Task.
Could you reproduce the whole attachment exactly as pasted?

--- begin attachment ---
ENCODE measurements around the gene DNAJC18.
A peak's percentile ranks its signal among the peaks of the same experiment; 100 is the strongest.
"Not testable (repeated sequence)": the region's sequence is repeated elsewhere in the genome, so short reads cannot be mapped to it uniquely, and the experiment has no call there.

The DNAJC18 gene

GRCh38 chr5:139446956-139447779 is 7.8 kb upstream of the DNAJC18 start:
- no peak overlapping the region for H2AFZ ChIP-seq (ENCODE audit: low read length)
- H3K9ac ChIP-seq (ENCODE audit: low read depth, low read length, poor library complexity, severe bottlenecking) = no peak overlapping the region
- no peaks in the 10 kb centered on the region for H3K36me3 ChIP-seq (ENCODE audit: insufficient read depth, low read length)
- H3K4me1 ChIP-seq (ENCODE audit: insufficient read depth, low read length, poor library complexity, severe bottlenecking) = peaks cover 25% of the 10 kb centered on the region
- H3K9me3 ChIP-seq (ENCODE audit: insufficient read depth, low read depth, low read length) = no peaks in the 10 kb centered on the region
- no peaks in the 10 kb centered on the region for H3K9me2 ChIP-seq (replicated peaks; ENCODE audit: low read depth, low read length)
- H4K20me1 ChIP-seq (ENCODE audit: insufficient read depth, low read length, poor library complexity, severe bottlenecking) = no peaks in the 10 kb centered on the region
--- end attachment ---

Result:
ENCODE measurements around the gene DNAJC18.
A peak's percentile ranks its signal among the peaks of the same experiment; 100 is the strongest.
"Not testable (repeated sequence)": the region's sequence is repeated elsewhere in the genome, so short reads cannot be mapped to it uniquely, and the experiment has no call there.

The DNAJC18 gene

GRCh38 chr5:139446956-139447779 is 7.8 kb upstream of the DNAJC18 start:
- no peak overlapping the region for H2AFZ ChIP-seq (ENCODE audit: low read length)
- H3K9ac ChIP-seq (ENCODE audit: low read depth, low read length, poor library complexity, severe bottlenecking) = no peak overlapping the region
- no peaks in the 10 kb centered on the region for H3K36me3 ChIP-seq (ENCODE audit: insufficient read depth, low read length)
- H3K4me1 ChIP-seq (ENCODE audit: insufficient read depth, low read length, poor library complexity, severe bottlenecking) = peaks cover 25% of the 10 kb centered on the region
- H3K9me3 ChIP-seq (ENCODE audit: insufficient read depth, low read depth, low read length) = no peaks in the 10 kb centered on the region
- no peaks in the 10 kb centered on the region for H3K9me2 ChIP-seq (replicated peaks; ENCODE audit: low read depth, low read length)
- H4K20me1 ChIP-seq (ENCODE audit: insufficient read depth, low read length, poor library complexity, severe bottlenecking) = no peaks in the 10 kb centered on the region